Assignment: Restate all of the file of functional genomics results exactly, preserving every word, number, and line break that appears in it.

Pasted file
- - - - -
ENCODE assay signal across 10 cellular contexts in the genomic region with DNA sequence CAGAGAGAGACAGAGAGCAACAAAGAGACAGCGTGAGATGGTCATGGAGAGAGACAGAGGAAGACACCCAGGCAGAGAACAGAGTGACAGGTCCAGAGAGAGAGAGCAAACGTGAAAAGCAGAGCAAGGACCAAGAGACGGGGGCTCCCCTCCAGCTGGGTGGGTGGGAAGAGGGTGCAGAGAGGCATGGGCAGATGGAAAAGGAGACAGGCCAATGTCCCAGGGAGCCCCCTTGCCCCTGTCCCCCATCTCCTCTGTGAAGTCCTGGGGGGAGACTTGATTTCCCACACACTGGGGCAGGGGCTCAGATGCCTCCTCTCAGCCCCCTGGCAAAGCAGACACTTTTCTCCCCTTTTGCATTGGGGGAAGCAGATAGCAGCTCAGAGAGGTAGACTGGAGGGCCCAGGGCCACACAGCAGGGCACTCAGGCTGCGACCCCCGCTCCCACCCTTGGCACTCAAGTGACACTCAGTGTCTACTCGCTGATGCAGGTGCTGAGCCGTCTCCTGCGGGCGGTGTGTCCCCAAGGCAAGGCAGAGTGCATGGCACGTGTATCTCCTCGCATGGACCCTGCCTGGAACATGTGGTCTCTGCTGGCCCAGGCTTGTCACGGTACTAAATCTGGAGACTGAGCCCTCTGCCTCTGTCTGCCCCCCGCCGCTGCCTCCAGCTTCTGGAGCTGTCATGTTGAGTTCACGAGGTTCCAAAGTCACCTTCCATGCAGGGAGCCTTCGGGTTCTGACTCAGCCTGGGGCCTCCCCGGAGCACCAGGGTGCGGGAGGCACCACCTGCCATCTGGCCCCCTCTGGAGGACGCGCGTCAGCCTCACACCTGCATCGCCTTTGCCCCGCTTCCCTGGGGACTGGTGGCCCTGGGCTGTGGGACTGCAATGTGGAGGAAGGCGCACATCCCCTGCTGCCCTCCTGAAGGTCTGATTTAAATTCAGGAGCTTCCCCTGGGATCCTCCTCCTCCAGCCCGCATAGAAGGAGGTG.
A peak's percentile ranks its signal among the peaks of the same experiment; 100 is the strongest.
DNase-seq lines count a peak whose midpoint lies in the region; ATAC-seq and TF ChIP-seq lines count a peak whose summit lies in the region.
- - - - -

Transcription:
ENCODE assay signal across 10 cellular contexts in the genomic region with DNA sequence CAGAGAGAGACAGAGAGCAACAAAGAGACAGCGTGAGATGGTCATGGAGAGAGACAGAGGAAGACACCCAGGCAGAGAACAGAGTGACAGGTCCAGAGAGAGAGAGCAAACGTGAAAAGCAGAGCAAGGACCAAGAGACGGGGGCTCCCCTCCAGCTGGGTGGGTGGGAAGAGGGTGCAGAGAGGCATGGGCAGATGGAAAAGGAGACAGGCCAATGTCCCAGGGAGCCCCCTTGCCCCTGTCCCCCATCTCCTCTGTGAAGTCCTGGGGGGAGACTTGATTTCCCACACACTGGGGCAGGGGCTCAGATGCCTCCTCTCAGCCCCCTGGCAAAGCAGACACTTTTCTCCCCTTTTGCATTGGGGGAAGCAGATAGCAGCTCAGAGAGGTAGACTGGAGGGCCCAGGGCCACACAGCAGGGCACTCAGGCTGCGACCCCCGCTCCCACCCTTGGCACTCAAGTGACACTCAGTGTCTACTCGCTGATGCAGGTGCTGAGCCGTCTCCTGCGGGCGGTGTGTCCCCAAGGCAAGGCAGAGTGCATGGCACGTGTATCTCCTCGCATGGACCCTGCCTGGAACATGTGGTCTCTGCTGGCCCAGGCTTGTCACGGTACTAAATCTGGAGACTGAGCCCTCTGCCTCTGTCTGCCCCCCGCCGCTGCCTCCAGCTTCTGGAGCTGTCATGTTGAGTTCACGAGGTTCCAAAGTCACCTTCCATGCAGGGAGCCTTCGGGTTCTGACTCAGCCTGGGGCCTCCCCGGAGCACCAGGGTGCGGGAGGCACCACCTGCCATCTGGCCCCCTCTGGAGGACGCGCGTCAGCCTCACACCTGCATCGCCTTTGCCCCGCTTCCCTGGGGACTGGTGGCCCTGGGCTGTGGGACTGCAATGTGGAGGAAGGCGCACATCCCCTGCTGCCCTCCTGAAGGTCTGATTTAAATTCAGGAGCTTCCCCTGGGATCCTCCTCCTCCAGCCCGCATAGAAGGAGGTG.
A peak's percentile ranks its signal among the peaks of the same experiment; 100 is the strongest.
DNase-seq lines count a peak whose midpoint lies in the region; ATAC-seq and TF ChIP-seq lines count a peak whose summit lies in the region.